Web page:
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Get Ready! Paid Sick/Safe Leave For Seattle Workers Coming on September 1!

Employer reaction to the September 1, 2012 implementation of the Seattle City Ordinance mandating paid sick and safe leave, is divided. Many employers are up in arms and argue that the Ordinance spells disaster for Seattle employers. Others are less concerned and assume that the Ordinance only addresses those employers who do not provide paid sick leave. The truth lies somewhere in between. There is a great deal to the Ordinance and all employers should study it closely. This short article will focus on what you need to know now.

First, determine whether the Ordinance applies to your business. It does if you have five or more employees and any employees work for any duration of time in Seattle. The definition of “work” in Seattle includes short term projects, customer sales calls, telecommuting and/or deliveries.

Second, if your business is subject to the Ordinance, you need to provide notice to employees of coverage in physical or electronic form. This can be done via a city-supplied poster if you are an employer located in Seattle. The poster is available here. If, on the other hand, you are located outside Seattle city limits, but anticipate that certain employees will be working within Seattle after September 1, you need only provide individual notice to those affected employees within a “reasonable period of time” prior to their work assignment in Seattle. Remember that eligible employees may include temporary or part-time workers. Absent timely notice posting, employers may be subject to a fine.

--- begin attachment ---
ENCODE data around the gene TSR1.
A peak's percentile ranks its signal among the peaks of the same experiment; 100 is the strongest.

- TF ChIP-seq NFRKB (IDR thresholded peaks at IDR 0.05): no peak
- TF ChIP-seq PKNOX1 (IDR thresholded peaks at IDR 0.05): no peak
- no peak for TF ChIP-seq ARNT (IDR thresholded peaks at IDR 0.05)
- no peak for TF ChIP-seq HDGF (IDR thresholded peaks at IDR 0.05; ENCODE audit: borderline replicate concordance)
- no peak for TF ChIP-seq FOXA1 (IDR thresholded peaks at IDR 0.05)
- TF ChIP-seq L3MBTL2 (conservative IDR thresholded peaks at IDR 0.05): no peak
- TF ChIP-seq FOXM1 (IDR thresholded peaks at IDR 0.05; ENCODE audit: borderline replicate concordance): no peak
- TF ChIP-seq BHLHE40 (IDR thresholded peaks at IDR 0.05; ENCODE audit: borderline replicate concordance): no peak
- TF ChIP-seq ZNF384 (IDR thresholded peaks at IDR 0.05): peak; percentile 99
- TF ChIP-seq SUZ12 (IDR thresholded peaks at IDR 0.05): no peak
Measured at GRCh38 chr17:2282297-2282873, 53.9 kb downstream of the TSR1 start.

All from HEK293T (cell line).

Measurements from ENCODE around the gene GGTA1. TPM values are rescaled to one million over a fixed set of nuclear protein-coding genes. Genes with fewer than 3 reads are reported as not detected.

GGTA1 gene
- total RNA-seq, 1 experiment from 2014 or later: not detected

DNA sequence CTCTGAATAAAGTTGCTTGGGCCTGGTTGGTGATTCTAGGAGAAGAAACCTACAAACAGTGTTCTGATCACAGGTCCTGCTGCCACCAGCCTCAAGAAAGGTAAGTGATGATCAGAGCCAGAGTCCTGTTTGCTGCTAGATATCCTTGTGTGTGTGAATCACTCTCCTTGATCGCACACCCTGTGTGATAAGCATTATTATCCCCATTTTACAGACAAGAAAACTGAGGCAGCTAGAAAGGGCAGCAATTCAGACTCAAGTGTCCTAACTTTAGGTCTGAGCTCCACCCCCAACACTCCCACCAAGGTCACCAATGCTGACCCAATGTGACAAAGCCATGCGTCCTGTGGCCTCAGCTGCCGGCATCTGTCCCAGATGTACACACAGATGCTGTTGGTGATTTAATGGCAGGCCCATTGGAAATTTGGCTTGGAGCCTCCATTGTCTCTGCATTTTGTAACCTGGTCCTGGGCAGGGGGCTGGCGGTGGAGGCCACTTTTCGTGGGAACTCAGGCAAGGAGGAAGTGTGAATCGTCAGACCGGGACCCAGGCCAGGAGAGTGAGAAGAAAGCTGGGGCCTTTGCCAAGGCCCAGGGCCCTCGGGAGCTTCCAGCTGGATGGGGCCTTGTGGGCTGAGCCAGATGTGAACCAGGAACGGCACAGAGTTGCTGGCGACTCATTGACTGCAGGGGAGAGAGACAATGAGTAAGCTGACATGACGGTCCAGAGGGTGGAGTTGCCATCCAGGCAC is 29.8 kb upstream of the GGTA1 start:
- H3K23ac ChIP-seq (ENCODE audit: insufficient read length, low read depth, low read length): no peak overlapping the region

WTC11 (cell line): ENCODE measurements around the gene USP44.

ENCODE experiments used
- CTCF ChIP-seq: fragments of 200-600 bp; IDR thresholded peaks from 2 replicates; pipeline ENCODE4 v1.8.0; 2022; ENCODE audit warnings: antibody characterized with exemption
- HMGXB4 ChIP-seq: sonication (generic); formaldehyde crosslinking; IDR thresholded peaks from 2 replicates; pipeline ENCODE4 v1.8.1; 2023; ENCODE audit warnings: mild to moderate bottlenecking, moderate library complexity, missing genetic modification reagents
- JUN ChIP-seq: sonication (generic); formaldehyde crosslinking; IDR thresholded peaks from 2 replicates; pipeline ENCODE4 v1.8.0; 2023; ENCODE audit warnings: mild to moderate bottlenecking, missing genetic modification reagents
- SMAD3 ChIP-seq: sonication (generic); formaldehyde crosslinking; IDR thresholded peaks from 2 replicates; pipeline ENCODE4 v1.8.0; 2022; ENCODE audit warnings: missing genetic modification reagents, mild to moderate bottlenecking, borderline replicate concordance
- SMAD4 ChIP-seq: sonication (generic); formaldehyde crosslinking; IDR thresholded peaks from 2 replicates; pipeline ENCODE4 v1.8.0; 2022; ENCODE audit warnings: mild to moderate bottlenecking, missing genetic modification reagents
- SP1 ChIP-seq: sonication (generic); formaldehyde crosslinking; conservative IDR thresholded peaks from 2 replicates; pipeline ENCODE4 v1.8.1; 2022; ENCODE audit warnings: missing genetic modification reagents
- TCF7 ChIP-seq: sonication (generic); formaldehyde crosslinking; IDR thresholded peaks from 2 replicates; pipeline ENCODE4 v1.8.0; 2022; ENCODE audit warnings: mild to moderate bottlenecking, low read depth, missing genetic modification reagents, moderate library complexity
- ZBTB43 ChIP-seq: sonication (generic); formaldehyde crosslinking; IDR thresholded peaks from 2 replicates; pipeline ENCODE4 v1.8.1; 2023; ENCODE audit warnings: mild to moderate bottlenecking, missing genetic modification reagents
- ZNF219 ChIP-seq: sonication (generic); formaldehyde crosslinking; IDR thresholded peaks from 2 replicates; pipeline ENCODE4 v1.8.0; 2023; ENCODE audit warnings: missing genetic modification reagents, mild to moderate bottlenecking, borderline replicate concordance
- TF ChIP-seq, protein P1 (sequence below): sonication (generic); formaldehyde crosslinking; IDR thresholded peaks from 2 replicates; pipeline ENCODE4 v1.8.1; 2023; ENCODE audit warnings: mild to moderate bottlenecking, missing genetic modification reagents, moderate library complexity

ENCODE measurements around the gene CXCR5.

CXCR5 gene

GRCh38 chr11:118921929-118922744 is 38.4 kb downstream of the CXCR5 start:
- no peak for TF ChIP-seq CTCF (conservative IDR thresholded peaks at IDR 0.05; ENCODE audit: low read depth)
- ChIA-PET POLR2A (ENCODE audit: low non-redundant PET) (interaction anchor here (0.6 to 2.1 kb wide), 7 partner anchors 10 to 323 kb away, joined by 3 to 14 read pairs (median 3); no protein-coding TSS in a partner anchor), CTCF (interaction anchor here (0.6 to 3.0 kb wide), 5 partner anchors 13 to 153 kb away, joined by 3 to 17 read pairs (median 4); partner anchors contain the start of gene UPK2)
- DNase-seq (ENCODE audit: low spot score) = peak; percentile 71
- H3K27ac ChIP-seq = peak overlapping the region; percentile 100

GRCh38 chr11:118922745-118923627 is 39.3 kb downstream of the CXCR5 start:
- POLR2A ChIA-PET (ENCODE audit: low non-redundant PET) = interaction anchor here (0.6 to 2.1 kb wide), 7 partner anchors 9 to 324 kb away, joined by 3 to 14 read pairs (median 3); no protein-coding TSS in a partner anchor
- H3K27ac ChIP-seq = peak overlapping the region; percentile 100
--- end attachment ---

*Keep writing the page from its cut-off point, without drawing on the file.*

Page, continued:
Third, by September 1, 2012, you need to come up with a tracking system of Seattle hours, both for internal purposes, and also to advise employees with regard to eligibility for benefits. While sick/safe leave hours for eligible employees will not start to accrue until September 1, existing employees who have already worked the initial 180-day waiting period, are eligible to immediately use their sick/safe leave time as it accrues. As a result, tracking and use issues will arise immediately after September 1, 2012. At a minimum, employers must keep records of total hours worked, accrued leave (paid sick/safe time or PTO) and used leave, ideally on the employees’ paycheck or paystubs. For Seattle employers whose employees work outside the City, these hours are not required to count toward sick/safe leave accrual under the Ordinance. For non-Seattle employers whose workers “occasionally” work inside the City, only those Seattle work hours are required to count toward both eligibility and, once eligible, accrual of safe/sick leave. As a result, tracking will be a huge administrative nightmare absent a “universal” PTO policy which creates immediate sick/safe leave for all.